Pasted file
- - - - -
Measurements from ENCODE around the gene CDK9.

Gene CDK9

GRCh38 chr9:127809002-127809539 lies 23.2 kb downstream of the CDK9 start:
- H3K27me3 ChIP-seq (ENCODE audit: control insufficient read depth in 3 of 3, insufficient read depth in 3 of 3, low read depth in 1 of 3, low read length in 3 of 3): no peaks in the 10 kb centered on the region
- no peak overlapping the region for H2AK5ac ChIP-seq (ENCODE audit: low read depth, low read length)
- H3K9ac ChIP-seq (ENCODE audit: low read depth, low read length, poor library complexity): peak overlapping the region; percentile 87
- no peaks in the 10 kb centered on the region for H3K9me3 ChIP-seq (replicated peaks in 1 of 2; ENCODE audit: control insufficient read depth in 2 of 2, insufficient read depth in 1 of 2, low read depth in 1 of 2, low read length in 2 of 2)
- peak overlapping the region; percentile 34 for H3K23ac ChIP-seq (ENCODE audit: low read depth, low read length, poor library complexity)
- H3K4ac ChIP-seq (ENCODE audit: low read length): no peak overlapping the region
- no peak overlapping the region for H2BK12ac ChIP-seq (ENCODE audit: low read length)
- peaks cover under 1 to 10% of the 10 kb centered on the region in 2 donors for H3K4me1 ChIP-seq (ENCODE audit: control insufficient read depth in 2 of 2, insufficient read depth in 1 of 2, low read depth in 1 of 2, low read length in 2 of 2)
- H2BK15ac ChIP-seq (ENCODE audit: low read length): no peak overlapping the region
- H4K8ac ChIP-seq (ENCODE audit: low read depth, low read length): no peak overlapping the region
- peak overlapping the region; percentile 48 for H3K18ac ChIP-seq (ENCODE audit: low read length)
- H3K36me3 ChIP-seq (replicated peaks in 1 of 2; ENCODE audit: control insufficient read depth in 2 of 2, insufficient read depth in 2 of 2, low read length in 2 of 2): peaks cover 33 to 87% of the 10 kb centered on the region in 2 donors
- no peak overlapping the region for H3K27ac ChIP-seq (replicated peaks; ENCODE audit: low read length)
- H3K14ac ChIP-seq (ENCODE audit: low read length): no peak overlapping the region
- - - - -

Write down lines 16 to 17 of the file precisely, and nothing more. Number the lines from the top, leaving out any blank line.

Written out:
- no peak overlapping the region for H3K27ac ChIP-seq (replicated peaks; ENCODE audit: low read length)
- H3K14ac ChIP-seq (ENCODE audit: low read length): no peak overlapping the region